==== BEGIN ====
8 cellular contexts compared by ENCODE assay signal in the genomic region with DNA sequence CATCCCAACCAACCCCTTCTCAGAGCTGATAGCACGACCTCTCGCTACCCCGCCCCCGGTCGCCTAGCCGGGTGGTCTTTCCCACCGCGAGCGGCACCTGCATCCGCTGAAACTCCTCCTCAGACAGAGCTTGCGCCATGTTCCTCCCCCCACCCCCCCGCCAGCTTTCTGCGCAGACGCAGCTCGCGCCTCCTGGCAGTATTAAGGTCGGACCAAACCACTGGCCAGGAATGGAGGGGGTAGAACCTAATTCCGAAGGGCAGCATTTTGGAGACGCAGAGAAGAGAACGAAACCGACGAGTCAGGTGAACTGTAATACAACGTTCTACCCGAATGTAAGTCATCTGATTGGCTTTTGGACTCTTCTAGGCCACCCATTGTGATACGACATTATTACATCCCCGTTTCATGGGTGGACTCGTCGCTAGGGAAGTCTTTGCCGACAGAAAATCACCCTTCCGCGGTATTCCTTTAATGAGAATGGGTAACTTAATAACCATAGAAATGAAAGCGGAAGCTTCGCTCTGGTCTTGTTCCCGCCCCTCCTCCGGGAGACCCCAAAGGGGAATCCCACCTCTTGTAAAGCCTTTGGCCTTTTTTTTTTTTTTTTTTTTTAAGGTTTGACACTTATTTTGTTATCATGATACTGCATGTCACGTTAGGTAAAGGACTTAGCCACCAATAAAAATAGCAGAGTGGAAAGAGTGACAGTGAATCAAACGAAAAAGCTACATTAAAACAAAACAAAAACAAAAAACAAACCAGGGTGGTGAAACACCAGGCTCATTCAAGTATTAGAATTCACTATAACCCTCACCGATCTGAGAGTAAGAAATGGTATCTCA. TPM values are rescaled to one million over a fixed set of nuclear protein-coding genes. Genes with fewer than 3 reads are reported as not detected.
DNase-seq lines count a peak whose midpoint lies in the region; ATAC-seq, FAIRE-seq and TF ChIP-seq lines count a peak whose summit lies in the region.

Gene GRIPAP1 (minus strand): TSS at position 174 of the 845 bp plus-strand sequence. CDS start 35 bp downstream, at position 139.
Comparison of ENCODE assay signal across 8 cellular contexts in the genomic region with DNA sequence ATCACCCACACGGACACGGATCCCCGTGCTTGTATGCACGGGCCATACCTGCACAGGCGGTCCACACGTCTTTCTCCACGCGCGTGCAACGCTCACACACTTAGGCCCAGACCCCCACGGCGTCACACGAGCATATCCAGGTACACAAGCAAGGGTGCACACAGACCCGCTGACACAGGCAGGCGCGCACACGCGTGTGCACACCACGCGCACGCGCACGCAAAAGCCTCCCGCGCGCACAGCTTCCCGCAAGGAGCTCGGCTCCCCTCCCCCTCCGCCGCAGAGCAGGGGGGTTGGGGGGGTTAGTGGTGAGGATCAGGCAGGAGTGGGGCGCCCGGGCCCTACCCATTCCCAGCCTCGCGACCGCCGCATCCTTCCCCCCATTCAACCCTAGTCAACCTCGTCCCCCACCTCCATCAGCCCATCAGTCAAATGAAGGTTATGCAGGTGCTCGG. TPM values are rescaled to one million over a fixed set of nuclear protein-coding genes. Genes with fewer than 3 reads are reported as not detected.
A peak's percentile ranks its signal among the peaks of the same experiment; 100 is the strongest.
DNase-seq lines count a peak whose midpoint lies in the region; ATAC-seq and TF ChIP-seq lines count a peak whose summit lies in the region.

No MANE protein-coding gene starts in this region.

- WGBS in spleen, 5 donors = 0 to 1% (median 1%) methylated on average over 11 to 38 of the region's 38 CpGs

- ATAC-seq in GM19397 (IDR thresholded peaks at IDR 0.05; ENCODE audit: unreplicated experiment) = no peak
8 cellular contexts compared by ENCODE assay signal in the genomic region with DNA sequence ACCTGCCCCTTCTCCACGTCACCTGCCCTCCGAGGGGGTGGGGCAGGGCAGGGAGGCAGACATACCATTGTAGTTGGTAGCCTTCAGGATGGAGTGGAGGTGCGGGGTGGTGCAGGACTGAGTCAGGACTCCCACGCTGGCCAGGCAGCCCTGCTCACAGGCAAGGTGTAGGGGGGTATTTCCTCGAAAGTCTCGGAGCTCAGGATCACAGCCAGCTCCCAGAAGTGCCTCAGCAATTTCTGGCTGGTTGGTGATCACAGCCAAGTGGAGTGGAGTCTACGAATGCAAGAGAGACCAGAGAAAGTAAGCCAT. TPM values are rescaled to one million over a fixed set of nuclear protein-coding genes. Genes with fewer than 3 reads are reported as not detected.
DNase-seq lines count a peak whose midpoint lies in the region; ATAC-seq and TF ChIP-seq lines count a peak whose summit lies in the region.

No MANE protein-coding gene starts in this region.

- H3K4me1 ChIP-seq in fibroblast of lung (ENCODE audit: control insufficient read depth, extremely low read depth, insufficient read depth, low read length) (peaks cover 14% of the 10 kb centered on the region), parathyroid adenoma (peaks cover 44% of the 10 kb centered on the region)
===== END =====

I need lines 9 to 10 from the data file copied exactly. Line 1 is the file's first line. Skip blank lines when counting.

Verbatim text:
- ATAC-seq in GM19397 (IDR thresholded peaks at IDR 0.05; ENCODE audit: unreplicated experiment) = no peak
8 cellular contexts compared by ENCODE assay signal in the genomic region with DNA sequence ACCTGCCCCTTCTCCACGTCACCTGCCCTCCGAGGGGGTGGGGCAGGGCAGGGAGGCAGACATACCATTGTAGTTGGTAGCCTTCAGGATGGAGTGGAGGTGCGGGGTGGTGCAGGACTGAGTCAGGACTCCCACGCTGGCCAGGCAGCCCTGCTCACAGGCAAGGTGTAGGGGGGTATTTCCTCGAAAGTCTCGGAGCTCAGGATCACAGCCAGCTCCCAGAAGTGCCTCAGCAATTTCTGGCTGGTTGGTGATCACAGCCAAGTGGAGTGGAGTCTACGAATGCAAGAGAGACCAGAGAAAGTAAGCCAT. TPM values are rescaled to one million over a fixed set of nuclear protein-coding genes. Genes with fewer than 3 reads are reported as not detected.